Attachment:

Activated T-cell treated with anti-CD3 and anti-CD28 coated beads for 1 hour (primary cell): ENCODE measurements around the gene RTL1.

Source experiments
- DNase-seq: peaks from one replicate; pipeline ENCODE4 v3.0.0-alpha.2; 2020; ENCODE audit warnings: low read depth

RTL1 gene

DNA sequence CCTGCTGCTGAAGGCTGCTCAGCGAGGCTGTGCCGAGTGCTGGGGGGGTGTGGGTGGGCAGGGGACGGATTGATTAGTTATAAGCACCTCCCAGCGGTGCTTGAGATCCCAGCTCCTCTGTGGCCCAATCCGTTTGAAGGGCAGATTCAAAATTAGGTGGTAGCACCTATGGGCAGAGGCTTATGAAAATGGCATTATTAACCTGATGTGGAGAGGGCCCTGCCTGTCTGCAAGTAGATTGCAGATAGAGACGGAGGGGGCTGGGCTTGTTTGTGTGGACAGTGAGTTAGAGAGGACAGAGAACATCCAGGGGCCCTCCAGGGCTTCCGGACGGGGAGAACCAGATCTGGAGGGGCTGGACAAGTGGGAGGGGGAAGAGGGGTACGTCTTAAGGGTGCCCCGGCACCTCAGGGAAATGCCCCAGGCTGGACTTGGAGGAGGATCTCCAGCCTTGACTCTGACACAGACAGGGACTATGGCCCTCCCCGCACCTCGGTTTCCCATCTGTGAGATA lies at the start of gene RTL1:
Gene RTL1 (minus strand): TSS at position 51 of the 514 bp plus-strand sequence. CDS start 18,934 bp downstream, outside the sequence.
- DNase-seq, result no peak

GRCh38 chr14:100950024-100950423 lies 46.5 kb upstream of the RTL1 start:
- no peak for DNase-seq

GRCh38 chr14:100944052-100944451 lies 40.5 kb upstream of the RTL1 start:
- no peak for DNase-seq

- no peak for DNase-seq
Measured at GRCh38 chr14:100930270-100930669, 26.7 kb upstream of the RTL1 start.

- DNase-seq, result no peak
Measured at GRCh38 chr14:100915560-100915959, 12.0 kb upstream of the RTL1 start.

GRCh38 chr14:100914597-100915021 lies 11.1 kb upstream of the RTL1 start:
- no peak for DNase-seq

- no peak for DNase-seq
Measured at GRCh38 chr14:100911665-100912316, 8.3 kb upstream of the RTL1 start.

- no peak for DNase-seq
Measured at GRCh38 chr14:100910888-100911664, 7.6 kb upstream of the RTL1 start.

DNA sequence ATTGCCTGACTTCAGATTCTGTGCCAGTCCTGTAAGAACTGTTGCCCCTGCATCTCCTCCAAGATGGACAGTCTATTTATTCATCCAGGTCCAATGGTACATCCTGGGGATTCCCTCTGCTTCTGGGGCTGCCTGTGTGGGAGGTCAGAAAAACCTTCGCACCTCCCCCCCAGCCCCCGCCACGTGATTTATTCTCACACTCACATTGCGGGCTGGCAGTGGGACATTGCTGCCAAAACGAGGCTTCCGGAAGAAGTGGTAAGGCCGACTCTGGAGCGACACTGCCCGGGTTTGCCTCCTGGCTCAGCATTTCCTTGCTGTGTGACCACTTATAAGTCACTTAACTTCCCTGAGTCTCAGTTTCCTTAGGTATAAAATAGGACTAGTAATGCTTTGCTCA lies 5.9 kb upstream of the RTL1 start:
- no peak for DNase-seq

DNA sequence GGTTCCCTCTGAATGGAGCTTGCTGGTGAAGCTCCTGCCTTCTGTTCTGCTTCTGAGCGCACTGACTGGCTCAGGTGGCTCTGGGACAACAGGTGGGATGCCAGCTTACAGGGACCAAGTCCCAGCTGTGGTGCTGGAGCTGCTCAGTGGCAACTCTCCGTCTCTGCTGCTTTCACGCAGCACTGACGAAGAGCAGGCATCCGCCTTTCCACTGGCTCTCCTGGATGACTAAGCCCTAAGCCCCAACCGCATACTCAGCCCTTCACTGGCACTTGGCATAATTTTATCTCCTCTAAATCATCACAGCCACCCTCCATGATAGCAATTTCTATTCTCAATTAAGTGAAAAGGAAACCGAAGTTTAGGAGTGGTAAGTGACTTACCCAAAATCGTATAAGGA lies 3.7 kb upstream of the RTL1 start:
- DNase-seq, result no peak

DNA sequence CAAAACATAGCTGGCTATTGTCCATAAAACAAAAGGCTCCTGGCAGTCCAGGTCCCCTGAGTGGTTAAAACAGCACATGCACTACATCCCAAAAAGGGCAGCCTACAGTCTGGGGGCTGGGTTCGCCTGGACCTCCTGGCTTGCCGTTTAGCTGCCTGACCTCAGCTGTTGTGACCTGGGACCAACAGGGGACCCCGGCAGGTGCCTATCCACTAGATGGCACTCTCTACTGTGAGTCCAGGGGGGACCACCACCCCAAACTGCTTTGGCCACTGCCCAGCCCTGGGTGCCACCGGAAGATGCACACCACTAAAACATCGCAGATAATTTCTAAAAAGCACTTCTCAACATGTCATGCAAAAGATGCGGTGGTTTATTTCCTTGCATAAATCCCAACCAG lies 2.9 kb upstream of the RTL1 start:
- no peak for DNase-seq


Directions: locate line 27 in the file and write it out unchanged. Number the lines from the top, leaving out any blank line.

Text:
- no peak for DNase-seq